I found it curious that the noble Baroness several times talked about an open-ended subsidy. Is this a subsidy? It is part of the cost of education. One cannot educate children unless one gets them to school. Then the noble Baroness said that the present arrangement was inequitable as between certain parents. I agree about that. It is true that if the parent lives within the walking distance, as it is called, of the school, he has to pay any cost there is in getting the child to school. I have had letters from people who said that it would only be fair if those who lived outside the walking distance paid at least a proportion of the cost up to where the walking distance began, but I think your Lordships will agree that administratively that would he quite impossible.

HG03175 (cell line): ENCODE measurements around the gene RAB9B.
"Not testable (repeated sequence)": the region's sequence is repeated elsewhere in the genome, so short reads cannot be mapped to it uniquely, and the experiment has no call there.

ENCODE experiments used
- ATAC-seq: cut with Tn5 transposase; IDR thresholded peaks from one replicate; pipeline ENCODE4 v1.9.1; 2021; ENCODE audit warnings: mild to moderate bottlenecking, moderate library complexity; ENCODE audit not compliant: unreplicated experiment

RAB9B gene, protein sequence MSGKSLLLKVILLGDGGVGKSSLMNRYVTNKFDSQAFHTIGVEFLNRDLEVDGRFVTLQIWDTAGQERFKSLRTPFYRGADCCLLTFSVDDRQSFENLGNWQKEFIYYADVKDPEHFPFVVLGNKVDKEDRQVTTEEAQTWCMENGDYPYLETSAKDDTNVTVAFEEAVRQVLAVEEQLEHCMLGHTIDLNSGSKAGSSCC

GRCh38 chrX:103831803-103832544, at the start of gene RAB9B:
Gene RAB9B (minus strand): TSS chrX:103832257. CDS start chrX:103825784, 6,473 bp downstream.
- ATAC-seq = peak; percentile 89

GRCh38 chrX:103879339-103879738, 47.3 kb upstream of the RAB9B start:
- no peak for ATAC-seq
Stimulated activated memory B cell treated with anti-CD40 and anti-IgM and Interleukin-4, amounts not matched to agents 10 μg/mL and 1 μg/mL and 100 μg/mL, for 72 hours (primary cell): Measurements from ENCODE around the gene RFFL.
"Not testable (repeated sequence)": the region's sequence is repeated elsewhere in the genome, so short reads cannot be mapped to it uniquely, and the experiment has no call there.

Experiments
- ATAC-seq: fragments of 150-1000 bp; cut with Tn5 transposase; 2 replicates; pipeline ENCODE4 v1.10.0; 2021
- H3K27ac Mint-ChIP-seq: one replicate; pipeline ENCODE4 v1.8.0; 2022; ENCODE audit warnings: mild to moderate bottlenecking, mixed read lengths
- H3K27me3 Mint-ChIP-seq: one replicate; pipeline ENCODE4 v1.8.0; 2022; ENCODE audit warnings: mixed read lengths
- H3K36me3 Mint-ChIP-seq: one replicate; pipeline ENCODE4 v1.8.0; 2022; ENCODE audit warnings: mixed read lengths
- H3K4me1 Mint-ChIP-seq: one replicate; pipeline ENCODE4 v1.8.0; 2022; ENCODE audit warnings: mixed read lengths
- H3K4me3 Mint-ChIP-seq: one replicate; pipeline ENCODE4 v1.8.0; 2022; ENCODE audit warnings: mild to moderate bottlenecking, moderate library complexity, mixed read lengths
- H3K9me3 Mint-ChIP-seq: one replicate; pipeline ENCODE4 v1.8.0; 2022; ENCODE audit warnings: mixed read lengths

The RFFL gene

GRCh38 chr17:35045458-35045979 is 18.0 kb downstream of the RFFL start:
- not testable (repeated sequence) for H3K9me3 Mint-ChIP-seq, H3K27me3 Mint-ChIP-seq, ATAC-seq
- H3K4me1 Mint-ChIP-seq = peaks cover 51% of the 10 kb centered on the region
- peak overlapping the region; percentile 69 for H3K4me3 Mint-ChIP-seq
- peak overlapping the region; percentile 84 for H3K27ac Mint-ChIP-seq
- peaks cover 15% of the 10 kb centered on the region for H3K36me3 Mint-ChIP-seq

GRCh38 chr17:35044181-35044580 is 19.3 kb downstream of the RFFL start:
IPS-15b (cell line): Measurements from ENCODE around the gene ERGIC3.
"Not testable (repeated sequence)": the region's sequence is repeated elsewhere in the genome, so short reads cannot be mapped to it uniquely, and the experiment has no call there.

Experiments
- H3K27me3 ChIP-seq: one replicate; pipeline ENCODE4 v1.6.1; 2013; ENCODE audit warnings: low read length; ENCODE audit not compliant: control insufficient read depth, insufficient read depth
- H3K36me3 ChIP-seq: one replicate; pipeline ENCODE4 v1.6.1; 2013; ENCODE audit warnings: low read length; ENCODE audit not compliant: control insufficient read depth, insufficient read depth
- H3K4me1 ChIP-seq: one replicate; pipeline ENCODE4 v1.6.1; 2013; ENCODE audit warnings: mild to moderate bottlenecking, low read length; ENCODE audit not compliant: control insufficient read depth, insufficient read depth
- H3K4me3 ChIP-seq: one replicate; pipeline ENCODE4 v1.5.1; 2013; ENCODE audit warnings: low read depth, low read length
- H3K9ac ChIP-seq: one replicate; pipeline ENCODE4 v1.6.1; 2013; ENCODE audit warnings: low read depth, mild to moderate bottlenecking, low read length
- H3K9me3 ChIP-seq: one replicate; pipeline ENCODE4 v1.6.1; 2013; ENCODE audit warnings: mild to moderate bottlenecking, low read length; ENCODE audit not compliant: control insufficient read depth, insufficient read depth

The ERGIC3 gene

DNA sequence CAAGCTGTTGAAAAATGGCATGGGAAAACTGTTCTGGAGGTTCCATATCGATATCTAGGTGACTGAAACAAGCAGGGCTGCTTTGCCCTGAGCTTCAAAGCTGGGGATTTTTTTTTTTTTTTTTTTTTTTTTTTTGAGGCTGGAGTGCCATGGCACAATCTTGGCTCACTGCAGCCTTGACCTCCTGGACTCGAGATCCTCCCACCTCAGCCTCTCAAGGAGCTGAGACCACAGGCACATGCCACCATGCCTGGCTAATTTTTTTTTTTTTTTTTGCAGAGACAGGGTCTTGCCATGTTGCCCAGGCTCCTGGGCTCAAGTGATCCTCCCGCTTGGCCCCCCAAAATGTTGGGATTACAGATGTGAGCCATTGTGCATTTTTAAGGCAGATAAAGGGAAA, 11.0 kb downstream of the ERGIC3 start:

The noble Baroness said she did not feel that there was much inequity between town and country. I confess that I have looked at this Bill rather particularly from the point of view of the rural areas, where this clause is going to bite so terribly heavily. In the conurbations the schools are not, generally speaking, so far away. I cannot but think that there is really a degree of inequity.

Baroness YOUNG

This is such an important matter of principle that perhaps your Lordships will forgive me for raising it again. The noble Viscount, Lord Simon, says that there is not much inequity in towns and that the schools are quite close—that there are many schools in towns and it is not very far to go. The fact is that an enormous number of children living in towns today have to travel two miles or more and the full economic cost of town transport is very great. It can be 50p, 60p or 70p a day for a two-mile journey.